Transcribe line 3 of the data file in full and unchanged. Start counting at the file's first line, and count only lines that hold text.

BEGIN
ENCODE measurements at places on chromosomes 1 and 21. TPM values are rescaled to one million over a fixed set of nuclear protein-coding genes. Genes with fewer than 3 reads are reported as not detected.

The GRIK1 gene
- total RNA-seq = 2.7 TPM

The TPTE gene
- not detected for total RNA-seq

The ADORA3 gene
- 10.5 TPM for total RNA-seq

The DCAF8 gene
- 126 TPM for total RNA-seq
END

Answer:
- total RNA-seq = 2.7 TPM